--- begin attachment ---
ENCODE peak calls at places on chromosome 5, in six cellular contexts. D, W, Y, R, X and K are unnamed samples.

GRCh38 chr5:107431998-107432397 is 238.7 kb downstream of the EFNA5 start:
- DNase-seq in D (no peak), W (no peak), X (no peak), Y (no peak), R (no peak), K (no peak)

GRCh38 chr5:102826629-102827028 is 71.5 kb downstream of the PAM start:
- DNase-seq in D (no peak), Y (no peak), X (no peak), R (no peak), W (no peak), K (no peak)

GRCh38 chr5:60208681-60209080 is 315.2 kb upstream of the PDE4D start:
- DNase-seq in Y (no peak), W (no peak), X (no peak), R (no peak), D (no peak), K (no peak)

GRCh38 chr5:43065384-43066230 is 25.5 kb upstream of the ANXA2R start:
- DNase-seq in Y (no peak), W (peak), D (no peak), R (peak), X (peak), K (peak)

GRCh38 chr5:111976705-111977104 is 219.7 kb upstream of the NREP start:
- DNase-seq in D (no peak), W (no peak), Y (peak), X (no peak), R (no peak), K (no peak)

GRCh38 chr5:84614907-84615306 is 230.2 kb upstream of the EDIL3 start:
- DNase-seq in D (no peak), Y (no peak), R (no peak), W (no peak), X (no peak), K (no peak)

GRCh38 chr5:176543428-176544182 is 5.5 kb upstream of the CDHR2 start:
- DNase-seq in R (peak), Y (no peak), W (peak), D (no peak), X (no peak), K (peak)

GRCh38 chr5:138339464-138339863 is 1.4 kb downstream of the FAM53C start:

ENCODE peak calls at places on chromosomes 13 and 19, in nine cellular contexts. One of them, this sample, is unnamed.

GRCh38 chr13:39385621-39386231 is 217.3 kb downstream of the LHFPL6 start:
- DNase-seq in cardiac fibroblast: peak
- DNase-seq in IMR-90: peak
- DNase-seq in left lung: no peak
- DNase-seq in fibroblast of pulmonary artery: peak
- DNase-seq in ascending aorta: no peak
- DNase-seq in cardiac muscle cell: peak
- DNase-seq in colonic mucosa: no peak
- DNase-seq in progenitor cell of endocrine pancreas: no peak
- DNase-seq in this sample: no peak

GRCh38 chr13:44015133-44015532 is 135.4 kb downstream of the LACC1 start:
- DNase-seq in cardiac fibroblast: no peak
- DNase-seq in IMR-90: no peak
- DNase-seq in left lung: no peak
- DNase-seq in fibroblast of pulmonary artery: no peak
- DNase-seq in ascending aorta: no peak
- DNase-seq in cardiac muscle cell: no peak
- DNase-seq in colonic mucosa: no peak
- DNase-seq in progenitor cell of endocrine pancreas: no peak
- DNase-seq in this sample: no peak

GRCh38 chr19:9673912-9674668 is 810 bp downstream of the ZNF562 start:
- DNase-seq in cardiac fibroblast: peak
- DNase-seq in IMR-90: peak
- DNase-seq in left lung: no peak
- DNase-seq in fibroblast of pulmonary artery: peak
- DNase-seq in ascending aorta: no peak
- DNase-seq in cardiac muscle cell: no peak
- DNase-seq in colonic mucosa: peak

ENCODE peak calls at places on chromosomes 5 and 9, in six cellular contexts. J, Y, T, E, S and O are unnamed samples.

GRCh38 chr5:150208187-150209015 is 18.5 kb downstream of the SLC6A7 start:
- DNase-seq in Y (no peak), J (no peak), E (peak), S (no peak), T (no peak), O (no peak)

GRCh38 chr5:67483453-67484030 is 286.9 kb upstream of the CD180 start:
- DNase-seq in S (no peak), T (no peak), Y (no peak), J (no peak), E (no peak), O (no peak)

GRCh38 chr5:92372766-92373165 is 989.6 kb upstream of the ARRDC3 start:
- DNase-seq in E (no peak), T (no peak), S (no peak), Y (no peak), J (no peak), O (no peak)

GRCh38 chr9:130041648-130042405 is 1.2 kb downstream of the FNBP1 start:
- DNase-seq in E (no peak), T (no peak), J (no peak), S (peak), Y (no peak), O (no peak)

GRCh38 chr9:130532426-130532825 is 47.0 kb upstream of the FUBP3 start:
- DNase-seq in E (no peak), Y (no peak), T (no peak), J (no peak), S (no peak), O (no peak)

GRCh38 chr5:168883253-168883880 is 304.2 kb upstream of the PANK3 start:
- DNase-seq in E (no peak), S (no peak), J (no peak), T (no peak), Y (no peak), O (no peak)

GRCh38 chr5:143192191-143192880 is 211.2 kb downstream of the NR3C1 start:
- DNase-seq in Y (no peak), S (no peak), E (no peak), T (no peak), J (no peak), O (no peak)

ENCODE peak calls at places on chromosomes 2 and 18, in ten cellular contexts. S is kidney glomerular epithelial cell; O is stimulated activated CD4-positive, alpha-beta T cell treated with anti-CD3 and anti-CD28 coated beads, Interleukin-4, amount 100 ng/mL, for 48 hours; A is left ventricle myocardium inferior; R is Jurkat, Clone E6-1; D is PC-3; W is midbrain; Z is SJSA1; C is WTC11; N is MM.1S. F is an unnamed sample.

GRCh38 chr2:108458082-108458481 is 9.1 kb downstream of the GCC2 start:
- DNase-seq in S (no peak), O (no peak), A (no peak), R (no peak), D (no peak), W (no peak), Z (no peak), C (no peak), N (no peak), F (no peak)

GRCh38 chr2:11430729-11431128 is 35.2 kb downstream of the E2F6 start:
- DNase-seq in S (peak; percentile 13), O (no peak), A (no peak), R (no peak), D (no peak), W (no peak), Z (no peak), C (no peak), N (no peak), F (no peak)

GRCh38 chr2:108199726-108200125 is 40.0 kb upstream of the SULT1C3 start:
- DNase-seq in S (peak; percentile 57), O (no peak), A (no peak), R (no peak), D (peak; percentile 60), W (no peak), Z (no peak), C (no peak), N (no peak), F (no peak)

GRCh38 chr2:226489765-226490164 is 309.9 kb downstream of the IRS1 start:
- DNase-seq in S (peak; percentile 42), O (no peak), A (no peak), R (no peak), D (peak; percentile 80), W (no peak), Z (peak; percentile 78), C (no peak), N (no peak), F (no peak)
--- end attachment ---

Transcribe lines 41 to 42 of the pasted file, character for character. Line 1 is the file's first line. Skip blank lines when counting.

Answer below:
- DNase-seq in left lung: no peak
- DNase-seq in fibroblast of pulmonary artery: peak